"Titanium connecting rods," stated the press release. That, like an errant satchel strap catching on a door handle, caught my attention. "Low-inertia titanium-aluminide turbines for the turbochargers," it continued. "Heads also feature integral exhaust manifolds".
I was pouring over the documents by this point. Direct injection, short intake tracts, a manifold-integrated water-to-air charge cooling system and twin independently controlled vacuum-actuated wastegates. The specifications read like an engineer's dream.
This wasn't some exotic supercar, though. No, I was in a press conference, looking at the new Cadillac ATS-V Coupé. The engineering highlights kept on coming. Zero-compliance cross-axis ball joints for the front MacPherson front suspension. Heavy-duty Brembo brakes. Electronically controlled Magnetorheological dampers.
Wherever you looked, or wherever Chief Engineer Tony Roma later enthusiastically pointed, the depth of engineering was impressive. Putting even more people into a tailspin was the fact that this 189mph super-coupé was not your stereotypical V8-engined brute. No, the powerhouse under the Cadillac's bonnet was, in fact, a 3.6-litre twin-turbocharged V6. This was different.
It was a compact engine. Sleek. Perfectly laid out. Clearly, an awful lot of work and effort had been poured into it. Bill Lear popped into my head: "If it looks good, it will fly good." The figures certainly seemed to back that up. With the turbochargers pressurising the intake to 18psi, the V6 would crank out 464bhp and 445lb ft.
In conjunction with an eight-speed automatic and the standard-fit electronically controlled limited slip diff, the 1768kg rear-drive ATS-V could put enough of that power down to grant it a 0-62mph time of 3.9sec. That's 0.2sec faster than a BMW M4.
Out on the road, however, was where the M4-sized ATS-V really began to make its point. It was unquestionably fast. It sounded great. Its engine was lively and responsive. It even handled in a delightfully keen fashion, with precise, hefty steering, masses of front-end grip, a rigid structure and great body control.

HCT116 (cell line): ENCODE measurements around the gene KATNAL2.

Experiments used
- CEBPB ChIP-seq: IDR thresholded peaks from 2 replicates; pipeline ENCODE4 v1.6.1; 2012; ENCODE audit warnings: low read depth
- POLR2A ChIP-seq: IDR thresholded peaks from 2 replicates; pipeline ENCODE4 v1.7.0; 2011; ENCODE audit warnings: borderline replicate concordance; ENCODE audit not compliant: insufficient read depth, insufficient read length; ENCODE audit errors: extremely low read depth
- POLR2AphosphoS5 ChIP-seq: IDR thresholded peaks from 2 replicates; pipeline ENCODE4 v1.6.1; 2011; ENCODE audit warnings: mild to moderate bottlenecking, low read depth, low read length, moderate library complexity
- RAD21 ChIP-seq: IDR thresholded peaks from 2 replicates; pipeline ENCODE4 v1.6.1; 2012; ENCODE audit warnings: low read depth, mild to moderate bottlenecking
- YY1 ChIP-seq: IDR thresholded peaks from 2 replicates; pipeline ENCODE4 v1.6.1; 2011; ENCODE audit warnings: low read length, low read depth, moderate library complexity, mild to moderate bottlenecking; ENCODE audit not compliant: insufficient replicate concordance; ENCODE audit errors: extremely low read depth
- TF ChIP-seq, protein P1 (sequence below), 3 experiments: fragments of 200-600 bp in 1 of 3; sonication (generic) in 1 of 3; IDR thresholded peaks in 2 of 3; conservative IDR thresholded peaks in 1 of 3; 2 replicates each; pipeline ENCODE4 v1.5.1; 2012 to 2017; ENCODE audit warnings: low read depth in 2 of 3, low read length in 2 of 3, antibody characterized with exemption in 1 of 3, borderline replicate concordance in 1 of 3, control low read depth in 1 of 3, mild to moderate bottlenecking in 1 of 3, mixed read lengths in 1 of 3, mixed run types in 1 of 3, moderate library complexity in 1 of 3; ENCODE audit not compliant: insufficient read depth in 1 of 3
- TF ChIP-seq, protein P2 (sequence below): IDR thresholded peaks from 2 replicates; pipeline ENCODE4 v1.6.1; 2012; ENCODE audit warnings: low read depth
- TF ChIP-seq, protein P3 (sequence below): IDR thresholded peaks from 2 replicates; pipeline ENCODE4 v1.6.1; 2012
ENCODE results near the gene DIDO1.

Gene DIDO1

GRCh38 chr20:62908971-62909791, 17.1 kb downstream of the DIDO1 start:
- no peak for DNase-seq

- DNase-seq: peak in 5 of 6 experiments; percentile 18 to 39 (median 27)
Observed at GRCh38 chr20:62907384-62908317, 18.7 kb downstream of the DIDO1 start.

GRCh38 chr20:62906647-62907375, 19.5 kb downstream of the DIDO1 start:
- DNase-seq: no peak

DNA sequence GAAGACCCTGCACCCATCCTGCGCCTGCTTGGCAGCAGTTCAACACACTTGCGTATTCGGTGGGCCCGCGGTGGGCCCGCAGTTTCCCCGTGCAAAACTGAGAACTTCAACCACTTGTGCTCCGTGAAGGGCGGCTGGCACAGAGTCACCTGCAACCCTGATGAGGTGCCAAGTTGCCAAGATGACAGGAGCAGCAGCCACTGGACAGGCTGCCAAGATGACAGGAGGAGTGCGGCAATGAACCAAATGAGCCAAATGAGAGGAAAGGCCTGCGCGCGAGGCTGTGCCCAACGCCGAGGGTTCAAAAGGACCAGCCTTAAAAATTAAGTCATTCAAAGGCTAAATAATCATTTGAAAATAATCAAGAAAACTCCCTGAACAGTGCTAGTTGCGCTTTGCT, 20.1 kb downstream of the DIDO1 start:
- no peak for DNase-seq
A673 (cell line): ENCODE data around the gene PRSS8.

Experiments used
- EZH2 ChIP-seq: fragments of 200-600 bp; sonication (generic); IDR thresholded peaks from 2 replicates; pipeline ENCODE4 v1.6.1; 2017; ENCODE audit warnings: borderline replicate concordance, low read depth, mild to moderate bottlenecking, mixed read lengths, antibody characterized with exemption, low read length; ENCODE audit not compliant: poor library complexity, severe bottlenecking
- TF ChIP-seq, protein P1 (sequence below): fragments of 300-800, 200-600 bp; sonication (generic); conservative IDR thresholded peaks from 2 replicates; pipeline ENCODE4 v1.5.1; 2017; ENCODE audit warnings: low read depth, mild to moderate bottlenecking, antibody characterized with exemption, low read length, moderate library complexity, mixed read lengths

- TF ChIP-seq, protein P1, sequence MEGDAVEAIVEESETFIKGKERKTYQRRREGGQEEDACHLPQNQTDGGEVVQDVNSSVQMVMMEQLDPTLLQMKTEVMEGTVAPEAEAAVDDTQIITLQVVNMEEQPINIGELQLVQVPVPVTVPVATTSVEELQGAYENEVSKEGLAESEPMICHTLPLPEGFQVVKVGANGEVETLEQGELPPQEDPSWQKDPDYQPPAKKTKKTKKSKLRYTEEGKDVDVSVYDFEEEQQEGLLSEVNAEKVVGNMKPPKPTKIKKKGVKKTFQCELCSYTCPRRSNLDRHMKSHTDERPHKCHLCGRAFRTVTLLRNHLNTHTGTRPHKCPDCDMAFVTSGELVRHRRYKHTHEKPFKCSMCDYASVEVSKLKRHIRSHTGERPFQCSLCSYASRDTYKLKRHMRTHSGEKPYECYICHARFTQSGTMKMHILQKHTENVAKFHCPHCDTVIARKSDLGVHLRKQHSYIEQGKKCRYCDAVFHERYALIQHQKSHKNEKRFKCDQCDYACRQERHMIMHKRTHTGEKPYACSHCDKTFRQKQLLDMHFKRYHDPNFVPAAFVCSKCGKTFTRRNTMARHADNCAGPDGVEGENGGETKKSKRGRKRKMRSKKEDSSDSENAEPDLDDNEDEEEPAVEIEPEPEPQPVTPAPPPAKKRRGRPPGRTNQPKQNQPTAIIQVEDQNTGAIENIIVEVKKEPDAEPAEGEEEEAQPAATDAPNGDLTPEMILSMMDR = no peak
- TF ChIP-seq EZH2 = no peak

Everything, in short, you wouldn't necessarily expect from a V6 Cadillac. Everything, in fact, you might expect from far more mature, established European performance offerings. For a change, what was lauded in the press kit was translating into real-world prowess.
The numb brakes and slightly hesitant transmission blunted the experience a little but, regardless of how you drove it - or what speed you drove it at - the ATS-V rewarded. Be it inquisitive, admiring glances from passers-by, a pair of thick black lines laid out of junctions, a twitch from the tail as you fed in more power; there was always something going on to involve, interest or excite.
Unlike an M4, it was also approachable and theatrical. It wanted to play, yet it would do so at a sensible and accessible pace, without feeling like it might stab you in the back at some point. A car you can just enjoy driving, at any speed, always gets my vote.
Sure, there were some classic foibles. Regardless of how open a mind you went got into the car with, the interior left a lot to be desired compared with its European rivals. It was comfortable, quiet and well equipped, as always, but detailed, styled and trimmed in a way that didn't befit the £60k asking price. Then there's the fact that we don't get the manual version here, nor, until the next generation, a right-hand drive version.
That was all promptly shunted to the back of my mind, however, as we rolled onto another stretch of unrestricted autobahn. It was clear ahead. Foot down. Sixty, eighty, ninety, one hundred. The V6's exhaust note sharpened and deepened. A van driver gave us a big thumbs-up as we flashed past. The needle of the tachometer continued to ascend. The issues suddenly seemed moot; this was undoubtedly a very competent car, which was a riot to drive.
For those achievements alone, Cadillac should be applauded. Those, as well as the looks, noise, charisma and engineering of the ATS-V make it an even more notable car, and my personal favourite of 2015. Here's to the next generation.